To say that influencer marketing has skyrocketed in the past few years is quite an understatement. In 2016, the influencer marketing industry was worth $1.7 billion. In 2021, it’s worth approximately $13.8 billion—a whopping 711 percent increase in just five years.
However, despite the fact that over two-thirds of brands use influencer marketing these days, there is very little transparency and no standard surrounding what brands are paying creators. One creator with one million followers might be paid $3,000 for a post, while another creator with the same number of followers might be paid $300 for a comparable post. And unsurprisingly, this disparity in pay disproportionately affects minority creators.
Julia Montgomery, founder and CEO of Influent, has set out to close the influencer pay gap, foster transparency around compensation, and create a more equitable influencer marketplace.
Montgomery realized fairly early in her career that she had a knack for influencer marketing. “I loved the process of matching the influencers with the brands that really aligned well with them. I started to realize, though, the longer that I did it, the disparities in what influencers were charging,” said Montgomery. “Then that was magnified even further when TikTok came on the scene. Because they were so new to the industry and didn’t have the same metrics as Instagram, it was really difficult for brands to know what to offer influencers, and it was difficult for influencers to know what they should be getting paid.”
Around the same time that she started noticing this, Montgomery began posting some of her social media tips on her own TikTok account. It took off quickly—by just the second month, she had hit 100,000 followers, and now she’s inching closer to 300,000. Ironically, when brands started reaching out, she too had trouble figuring out how much to ask for. “Even with my experience running campaigns, I wasn’t exactly sure what I should be charging,” Montgomery recalled.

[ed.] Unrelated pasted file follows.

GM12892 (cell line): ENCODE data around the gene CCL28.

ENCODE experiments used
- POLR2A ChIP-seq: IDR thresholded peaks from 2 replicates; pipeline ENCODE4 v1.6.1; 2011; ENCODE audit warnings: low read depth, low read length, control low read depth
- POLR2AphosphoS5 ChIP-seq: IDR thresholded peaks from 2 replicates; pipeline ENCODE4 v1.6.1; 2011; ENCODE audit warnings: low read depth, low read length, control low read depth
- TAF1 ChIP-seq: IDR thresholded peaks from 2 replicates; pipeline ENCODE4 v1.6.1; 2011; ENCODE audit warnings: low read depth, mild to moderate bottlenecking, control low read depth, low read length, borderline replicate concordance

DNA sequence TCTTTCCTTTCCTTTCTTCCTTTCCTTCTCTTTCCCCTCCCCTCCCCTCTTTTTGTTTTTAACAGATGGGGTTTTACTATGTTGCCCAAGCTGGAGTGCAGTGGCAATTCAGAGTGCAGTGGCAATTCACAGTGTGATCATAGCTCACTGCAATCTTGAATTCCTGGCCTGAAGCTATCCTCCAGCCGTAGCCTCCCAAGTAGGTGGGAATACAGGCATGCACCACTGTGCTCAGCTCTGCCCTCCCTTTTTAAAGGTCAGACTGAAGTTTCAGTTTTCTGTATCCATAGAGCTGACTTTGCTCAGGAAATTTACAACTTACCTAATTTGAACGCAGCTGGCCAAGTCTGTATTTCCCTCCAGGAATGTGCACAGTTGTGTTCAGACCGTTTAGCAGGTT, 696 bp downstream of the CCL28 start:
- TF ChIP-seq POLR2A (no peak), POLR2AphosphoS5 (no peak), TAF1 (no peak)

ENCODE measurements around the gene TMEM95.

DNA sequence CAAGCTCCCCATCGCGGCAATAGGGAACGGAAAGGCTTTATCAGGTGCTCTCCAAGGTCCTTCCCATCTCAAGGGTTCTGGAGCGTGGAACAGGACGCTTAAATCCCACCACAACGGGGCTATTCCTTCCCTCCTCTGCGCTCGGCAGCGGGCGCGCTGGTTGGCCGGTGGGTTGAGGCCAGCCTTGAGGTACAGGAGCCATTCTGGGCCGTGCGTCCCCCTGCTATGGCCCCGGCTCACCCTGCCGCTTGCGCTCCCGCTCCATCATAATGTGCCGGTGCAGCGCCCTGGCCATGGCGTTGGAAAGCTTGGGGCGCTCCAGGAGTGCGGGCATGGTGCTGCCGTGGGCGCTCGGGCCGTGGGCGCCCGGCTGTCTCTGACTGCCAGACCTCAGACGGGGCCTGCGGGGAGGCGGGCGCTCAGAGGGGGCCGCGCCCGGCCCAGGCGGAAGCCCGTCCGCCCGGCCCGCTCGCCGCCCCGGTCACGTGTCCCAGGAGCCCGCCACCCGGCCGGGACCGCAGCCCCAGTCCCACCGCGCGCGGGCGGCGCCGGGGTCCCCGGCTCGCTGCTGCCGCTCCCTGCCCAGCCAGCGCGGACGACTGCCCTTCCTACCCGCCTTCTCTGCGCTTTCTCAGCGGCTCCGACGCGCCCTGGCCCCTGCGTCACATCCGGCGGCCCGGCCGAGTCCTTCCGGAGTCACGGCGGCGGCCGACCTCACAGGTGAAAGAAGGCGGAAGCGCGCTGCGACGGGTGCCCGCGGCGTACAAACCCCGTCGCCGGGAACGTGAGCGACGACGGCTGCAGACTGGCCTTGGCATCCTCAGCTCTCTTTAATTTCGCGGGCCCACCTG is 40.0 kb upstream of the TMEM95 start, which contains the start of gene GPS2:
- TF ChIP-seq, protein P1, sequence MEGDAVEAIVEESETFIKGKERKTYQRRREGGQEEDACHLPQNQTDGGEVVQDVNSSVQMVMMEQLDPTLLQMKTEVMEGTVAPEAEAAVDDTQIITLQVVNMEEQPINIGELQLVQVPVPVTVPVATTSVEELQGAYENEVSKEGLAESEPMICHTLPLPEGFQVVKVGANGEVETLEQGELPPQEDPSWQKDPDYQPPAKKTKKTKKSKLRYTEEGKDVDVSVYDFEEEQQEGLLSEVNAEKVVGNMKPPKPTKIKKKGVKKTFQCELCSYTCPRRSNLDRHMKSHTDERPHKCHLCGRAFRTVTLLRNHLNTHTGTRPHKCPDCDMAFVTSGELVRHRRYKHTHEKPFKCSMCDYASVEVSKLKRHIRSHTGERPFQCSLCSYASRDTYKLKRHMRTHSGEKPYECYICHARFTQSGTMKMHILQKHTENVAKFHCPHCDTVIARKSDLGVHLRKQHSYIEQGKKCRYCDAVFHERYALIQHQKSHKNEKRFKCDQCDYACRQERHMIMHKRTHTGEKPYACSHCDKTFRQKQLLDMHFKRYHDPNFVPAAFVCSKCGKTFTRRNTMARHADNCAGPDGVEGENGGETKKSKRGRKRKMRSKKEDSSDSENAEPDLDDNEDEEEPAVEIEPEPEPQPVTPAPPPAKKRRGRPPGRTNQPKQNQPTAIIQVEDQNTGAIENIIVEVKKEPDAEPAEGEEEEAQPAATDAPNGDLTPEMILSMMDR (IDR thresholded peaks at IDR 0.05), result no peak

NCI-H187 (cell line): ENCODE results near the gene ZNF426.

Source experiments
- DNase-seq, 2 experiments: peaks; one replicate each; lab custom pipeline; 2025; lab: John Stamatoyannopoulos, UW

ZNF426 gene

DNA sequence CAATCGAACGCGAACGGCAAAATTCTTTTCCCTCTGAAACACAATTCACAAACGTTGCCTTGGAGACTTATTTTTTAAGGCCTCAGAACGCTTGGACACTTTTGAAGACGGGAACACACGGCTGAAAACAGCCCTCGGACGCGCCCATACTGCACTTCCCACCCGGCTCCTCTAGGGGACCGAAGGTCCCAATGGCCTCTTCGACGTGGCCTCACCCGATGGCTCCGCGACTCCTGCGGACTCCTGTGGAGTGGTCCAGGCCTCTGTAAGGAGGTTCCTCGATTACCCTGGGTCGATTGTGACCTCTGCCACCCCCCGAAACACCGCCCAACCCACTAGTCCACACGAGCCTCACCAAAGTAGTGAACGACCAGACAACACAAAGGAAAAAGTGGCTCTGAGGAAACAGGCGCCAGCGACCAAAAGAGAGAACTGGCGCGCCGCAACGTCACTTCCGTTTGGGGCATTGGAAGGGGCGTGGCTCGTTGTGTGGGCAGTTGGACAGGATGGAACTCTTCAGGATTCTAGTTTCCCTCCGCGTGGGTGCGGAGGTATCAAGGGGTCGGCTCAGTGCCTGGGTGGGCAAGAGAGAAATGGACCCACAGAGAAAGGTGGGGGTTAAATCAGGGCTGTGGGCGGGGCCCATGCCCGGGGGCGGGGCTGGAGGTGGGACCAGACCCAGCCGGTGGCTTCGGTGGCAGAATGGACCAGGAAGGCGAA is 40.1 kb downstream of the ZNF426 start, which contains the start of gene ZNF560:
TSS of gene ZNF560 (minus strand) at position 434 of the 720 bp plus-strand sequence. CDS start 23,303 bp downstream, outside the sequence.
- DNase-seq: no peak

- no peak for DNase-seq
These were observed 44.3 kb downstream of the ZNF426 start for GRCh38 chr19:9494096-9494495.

This was when the idea for Influent, which serves a similar purpose as employer review site Glassdoor, really came to be. Montgomery started by putting a form in her TikTok bio where creators could rate the brands they’d worked with and share how much they got paid. “Within the first month, we got around 1,500 creators to fill it out, and we got over 3,000 brand reviews,” said Montgomery. “That was validating enough for me to say, ‘This is something I’m going to try and build.’”
When it comes to discussions around compensation, brands currently wield most of the power. “They have the knowledge of what influencers are accepting, they have the money to offer them, and being a creator is really difficult,” noted Montgomery. “I would love to flip that and empower creators with the knowledge of how much they should be getting paid, and then allow them to apply that directly to the brand campaigns. I really want to give them the power to feel like they’re a little bit more in control.”
Having access to this information will certainly benefit and empower creators, but ultimately, it’s just as beneficial for brands. “Instead of me waiting for a random brand to reach out to me, I can reach out to all the brands whose products and services I already love, and that’s going to be a better partnership for the brand,” said Montgomery. “Because the younger generations are so aware of how much they’re being advertised to, they’re very astute in identifying when a creator truly loves the product they’re endorsing. So I think that by letting the creators reach out to the brands, we’re actually going to really help the brands.”
Another way Influent is hoping to foster a better creator market for everyone is by making demographic data available. “They have the option to disclose race, ethnicity, and gender identification,” explained Montgomery. “We’re planning on publicizing that information so people can really see what’s going on in the industry and where we need to make changes. I think that making that data available is going to be the biggest thing that we can do to hold everyone accountable for their practices. Outside of that, you’re just hoping that they’re going to do the right thing on their own, and that doesn’t always happen.”
With paid media becoming less rewarding in many ways, the creator economy on social media will continue to grow in the coming years. “If we want to build an equitable creator marketplace, we need to fight for transparency, balance out the power dynamics, and make it fair to both brands and creators,” said Montgomery. With Influent, she’s doing just that.